22 March 1996

Undermining the business

This years barometer grower in the east faces an unusual problem – shrinking fields. Andrew Blake reports from the Suffolk coast

COASTAL erosion is a constant concern for Roger Middleditch at Priory Farm, Wrentham, near Beccles. Unfortunately there is little he can do about it and it attracts no compensation.

Other matters, notably machinery management, offer much more scope for maintaining profits.

In theory he farms 271ha (670 acres). But each year more land slides into the sea bringing area payment headaches. "Weve lost up to 20m in places this winter," he comments. "Our rented area has shrunk from 279 to 239 acres since the mid-70s."

Sweeping changes, pooling machinery and staff with cousin Robert on a neighbouring 182ha (450-acre) farm, have transformed operations in the past six years. Between them they have five permanent tractor drivers and a part-time fitter. As R & R Farms they contract work another 324ha (800 acres).

Decent tackle

"It has meant we can afford decent tackle like our Bateman Hi-Lo sprayer which is a joy to work.

"Everything is ploughed" to help preserve soil structure. The 190hp John Deere 4755 tractor and 9-furrow Gregoire Besson reversible plough provide a "good clean start" to crop establishment.

One older Deutz-Fahr combine backed by a hired 6m (20ft) cut New Holland TX36 usefully replaced three machines and cut staff needs last harvest. Both will be fitted with yield meters this year.

A rebuilt six-row Matrot beet harvester lifting 243ha (600 acres) a year "helps to keep the rhizo out!"

The farm has a continuous-flow drier and adequate in-bin and on-floor storage for all the grain which Mr Middleditch tends to sell monthly through three merchants. But increasingly volatile prices and currency fluctuations mean co-operative marketing has not been ruled out.

Soils at Priory Farm range from blowing sand near the coast to heavier, sandy clay inland. Annual rainfall is about 525mm (21in). But irrigation from a series of well points is vital for growing sugar beet and the main money earners. Those are small pre-pack potatoes and second crop scrapers for the Wrentham Vegetables co-op of which Mr Middleditch is chairman.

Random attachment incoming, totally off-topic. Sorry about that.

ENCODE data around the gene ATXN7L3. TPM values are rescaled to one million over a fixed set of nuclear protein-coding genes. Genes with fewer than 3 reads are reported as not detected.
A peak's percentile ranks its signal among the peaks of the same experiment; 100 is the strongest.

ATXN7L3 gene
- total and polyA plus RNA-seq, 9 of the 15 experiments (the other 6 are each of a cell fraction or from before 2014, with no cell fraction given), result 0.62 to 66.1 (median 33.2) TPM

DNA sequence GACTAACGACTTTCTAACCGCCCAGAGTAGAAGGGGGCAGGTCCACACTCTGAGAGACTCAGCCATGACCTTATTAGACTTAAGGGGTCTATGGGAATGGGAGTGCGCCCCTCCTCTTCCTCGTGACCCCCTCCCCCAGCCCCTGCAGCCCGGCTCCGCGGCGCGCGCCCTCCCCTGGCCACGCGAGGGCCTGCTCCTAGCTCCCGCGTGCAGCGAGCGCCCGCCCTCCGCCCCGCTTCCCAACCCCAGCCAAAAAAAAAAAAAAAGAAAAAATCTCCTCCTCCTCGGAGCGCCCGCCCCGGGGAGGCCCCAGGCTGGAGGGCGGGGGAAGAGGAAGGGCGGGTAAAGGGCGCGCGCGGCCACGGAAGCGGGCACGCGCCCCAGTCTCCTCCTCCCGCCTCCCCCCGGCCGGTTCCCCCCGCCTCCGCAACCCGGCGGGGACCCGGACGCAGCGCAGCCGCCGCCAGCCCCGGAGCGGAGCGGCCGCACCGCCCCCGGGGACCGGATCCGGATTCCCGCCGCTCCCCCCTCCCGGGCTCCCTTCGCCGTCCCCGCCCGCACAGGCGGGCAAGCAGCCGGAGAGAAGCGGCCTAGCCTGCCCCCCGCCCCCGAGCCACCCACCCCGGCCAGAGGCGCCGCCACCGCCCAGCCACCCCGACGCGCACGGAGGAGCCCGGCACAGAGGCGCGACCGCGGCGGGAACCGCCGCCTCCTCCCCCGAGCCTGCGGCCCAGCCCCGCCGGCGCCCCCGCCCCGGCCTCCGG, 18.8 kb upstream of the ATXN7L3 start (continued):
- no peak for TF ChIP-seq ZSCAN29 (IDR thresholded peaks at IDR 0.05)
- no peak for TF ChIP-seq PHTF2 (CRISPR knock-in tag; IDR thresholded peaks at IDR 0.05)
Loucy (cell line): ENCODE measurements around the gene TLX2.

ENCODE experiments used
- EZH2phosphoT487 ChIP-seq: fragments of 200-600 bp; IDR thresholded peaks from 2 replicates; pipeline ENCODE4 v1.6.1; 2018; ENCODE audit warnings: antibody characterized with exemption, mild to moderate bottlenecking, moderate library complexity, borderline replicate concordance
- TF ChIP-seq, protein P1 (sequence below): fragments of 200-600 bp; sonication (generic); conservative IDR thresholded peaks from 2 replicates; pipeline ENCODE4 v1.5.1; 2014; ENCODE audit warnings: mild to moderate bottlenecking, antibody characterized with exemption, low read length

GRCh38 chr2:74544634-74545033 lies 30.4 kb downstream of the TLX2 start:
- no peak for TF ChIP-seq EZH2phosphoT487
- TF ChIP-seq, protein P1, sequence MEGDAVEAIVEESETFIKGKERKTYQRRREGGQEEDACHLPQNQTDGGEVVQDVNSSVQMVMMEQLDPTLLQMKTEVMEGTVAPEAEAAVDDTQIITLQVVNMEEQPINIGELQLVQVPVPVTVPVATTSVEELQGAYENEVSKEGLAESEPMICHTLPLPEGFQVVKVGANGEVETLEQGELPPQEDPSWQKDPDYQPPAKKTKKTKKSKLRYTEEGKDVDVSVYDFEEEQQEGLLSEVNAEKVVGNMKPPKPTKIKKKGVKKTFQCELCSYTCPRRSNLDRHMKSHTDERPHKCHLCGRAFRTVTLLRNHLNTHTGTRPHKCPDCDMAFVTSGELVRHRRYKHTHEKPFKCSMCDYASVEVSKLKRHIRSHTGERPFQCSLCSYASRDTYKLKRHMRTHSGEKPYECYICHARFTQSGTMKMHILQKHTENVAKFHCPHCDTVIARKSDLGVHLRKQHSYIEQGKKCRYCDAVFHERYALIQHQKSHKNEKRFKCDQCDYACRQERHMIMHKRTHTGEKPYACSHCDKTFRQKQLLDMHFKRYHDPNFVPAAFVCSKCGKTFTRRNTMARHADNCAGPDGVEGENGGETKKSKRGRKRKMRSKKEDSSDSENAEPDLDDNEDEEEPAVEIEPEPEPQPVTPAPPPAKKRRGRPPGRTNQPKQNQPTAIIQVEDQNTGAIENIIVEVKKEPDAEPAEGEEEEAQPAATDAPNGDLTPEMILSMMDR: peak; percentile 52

Low protein potential makes breadmaking wheats non-starters, so he aims for good yields of feed types, mainly Riband. Most are grown as first wheats after a break. Rialto, tried last year for the first time, yielded very well after sugar beet but failed to achieve a premium, he comments.

Straw strength

With winter barley, all Puffin, generally on the lighter land after potatoes, the aim is a malting sample of about 1.75N. "We usually get it and Ive upped the area this year because of the premiums." With straw strength particularly important he is considering some Fanfare for next season.

Variety choice is NIAB-based with additional input from trials run by local chemical supplier Protectacrop.

"I know were paying a slight premium for our chemicals, but Im comfortable with the system and its carefully monitored," adds Mr Middleditch.

Oilseed rape performs well on the heavier land. "Weve had up to 2t/acre of Capricorn in the past. But we keep it out of the sugar beet and potato rotation to avoid volunteers."

Vining peas, this year due to be sown with the new US variety Arise, are grown and harvested under a pooling arrangement for Waveney Pea Growers.

As long as C quota prices remain high, irrigation – up to 130mm (5in) last year – pays off on sugar beet, claims Mr Middleditch who won an Ipswich factory award for top performance in 1992/93.

Weed control

Weeds present few problems because of the diverse cropping. "We can keep on top of most things quite cheaply." But with current prices "pretty good" he is not averse to spending on fungicides where appropriate.

The three sprays on last years winter rape were well rewarded. Wheats generally receive the same number of treatments and up to 225kg/ha (180 units/acre) of N – after sugar beet.

But Mr Middleditch is wary of using late growth regulators overall, because of the risk of damage in droughts. "Well perhaps do the drilling overlaps but I prefer to go for strong-strawed varieties."

Sulphur – "a quite cheap commodity" – is increasingly being used in the first top dressings for winter cereals and oilseed rape and as an anti-mildew spray companion to early low dose cereal fungicides such as Tern (fenpropidin).

The farm already uses the services of land agent Andersons for budgeting. "Questions like Why do you want that tractor? really concentrate the mind," says Mr Middleditch. But a new computer system, probably from Optimix, is also planned. It should provide a better handle on field records and allow them to be used more effectively as management tools, he explains. &#42

Priory Farm 1996 cropping and typical yields


Winter wheat (Riband, Consort, Rialto)571429.03.6

Winter barley (Puffin)451126.52.6

Winter oilseed rape (Apex)16404.41.8

Potatoes (Maris Peer, Carlingford,Pentland Javelin)29732711

Sugar beet (Zulu, Saxon, Aztec)28686526

Vining peas (Arise)18454.41.8

Parsnips (Gladiator)10244016

Farming on the edge… Roger Middleditch has lost land to the sea in recent years. But a machinery revamp is ensuring profits dont suffer.